Άννα Αρχοντοπούλου | Anna Archontopoulou

Anna Archontopoulou

Address

Peloponnisou 3, Thessaloniki, Greece

What is person-centred counselling & psychotherapy?

The person-centred approach was developed by Carl Rogers, who is considered one of the most influential and important psychotherapists of the 20th century. Carl Rogers was one of the founders of the Humanistic psychology and contributed to the development of psychotherapy itself (Merry & Lusty, 1995).

One of the main reasons that he was ‘led’ to create a new psychotherapeutic approach was how he saw some of his colleagues behave towards people who were seeking therapy. They were treated as objects whose main purpose was to be studied consequently, the communication lacked understanding and empathy. On the contrary, Rogers treated them as equals who deserved respect, compassion and needed to be understood (Merry & Lusty, 1995).

 

This is probably why the person-centred approach has a unique and unbreakable rule, before all others. It is based on the respect and deep trust that the therapist has in the client. This is also related to the fact that, according to Carl Rogers, every person has an inherent tendency to actualize, meaning that if he has the right conditions, he can ‘flourish’ and become the best and most authentic version of himself.

 

All the above can also be considered as the main reasons that at the core, of the person-centred approach lie the following three concepts, which are defined as the necessary and sufficient conditions for any therapeutic relationship to be effective, and that ‘through them’ the person can ‘solve’ the issues that trouble or make his life difficult in any way:

 

Empathy (toward the client)

The psychotherapist’s effort to put himself in other person’s ‘shoes’ aiming to understand and feel the other’s hidden ‘world’ – hidden ‘reality’ (Haugh and Merry, 2001).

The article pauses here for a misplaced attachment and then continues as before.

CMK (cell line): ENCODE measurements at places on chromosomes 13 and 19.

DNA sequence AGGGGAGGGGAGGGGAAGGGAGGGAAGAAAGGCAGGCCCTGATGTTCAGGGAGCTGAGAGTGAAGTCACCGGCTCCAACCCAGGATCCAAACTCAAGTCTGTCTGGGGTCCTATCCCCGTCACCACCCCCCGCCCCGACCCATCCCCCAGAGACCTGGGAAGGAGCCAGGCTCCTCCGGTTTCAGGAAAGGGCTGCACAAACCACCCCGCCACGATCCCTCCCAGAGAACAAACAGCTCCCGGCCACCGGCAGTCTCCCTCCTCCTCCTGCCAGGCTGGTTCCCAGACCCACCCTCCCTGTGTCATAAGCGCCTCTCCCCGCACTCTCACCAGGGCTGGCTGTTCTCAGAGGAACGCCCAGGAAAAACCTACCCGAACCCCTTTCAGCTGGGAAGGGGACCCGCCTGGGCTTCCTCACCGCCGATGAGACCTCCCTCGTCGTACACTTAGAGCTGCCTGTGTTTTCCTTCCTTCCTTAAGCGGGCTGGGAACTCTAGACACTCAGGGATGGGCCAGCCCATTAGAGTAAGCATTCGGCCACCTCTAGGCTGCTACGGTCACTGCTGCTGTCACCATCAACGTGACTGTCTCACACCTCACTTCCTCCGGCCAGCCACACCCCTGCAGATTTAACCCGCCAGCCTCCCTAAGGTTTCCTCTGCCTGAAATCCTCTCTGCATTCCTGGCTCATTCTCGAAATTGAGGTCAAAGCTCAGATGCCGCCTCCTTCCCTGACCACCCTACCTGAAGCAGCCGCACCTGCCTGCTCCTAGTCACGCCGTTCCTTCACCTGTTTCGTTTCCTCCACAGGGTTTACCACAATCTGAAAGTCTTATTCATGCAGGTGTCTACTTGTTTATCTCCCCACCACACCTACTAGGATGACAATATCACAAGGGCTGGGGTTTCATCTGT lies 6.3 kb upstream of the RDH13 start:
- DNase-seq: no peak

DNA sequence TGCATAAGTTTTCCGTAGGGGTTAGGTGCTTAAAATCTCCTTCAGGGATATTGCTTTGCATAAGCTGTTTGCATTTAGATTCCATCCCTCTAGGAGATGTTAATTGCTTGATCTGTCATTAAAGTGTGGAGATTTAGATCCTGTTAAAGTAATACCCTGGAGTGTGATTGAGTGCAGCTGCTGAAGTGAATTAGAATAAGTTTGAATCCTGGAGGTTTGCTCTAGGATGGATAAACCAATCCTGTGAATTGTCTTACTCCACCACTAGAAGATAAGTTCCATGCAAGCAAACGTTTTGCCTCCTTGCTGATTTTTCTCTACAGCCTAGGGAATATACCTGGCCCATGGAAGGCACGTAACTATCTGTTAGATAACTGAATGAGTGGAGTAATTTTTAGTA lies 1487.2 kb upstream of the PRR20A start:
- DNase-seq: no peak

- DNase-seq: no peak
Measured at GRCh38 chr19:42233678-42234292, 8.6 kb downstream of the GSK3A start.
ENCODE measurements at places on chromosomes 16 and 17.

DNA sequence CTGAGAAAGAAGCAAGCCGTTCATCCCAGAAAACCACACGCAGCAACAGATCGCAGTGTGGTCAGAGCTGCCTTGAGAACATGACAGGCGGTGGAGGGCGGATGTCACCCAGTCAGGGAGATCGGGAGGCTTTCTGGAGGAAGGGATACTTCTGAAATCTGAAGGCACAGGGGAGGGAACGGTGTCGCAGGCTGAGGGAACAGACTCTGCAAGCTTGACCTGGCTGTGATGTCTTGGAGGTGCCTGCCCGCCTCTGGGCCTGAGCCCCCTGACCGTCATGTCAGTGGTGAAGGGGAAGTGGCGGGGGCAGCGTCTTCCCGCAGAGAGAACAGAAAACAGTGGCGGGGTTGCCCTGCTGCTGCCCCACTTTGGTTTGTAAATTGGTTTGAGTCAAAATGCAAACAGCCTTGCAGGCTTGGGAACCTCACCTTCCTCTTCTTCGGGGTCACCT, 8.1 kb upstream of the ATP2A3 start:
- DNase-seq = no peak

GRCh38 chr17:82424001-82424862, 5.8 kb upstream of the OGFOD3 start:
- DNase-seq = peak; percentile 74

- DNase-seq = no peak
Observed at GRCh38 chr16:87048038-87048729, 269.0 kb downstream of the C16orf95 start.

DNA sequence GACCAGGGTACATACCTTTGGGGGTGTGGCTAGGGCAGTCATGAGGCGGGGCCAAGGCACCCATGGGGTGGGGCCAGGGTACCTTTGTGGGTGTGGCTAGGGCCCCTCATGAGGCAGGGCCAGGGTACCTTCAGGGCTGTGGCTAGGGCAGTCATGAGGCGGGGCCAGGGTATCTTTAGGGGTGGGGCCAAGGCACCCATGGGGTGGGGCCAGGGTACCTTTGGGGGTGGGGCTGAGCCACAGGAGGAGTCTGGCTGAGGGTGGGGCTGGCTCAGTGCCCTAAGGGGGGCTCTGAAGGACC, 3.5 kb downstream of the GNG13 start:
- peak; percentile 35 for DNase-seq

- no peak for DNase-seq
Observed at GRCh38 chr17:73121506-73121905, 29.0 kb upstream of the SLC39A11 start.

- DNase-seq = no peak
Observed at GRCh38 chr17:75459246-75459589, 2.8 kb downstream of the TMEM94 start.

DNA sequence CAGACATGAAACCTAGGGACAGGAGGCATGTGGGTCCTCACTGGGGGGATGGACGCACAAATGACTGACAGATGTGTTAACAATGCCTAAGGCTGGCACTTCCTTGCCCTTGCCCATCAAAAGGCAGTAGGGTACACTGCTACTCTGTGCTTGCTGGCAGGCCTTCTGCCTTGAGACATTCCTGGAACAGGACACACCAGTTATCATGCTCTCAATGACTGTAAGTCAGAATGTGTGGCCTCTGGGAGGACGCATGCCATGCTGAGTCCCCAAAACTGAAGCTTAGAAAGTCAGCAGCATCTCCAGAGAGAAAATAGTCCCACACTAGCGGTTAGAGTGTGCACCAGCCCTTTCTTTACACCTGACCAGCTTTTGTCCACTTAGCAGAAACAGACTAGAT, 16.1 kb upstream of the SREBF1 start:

Unconditional positive regard (toward the client)

The psychotherapist accepts the client without criticism or rejecting behaviour (Bozarth and Wilkins, 2002). This is summed up in one phrase: ‘I will accept you (and your reality) just as you are’.

 

Congruence (of the psychotherapist)

The psychotherapist does not pretend and does not ‘put on’ any ‘mask’ i.e. of the all-knowing person. He chooses to remain himself although he never allows his own issues or beliefs to influence what he says and how he ‘is’ during the session, as the client and not himself, is the focus (Wyatt, 2001).

In summary, we can say that the ‘job’ of the person-centred psychotherapist is not to dictate what the client should do. What the psychotherapist aims to do is to create a relationship based on trust and understanding. Only then change can be achieved.

 

References

Bozarth, J. and Wilkins, P., 2002. Rogers’ therapeutic conditions: Evolution, theory and practice. Unconditional positive regard. Ross-on-Wye: PCCS.

Haugh, S. and Merry, T., 2001. Rogers’ therapeutic conditions: Evolution, theory and practice. Empathy. Ross-on-Wye: PCCS Books.

Merry, T. and Lusty, B., 1993. What is person-centred therapy?. Essex: Gale Centre Publications.

Wyatt, G., 2001. Rogers’ therapeutic conditions: Evolution, theory and practice. Congruence. Ross-on-Wye: PCCS Books

Skip to content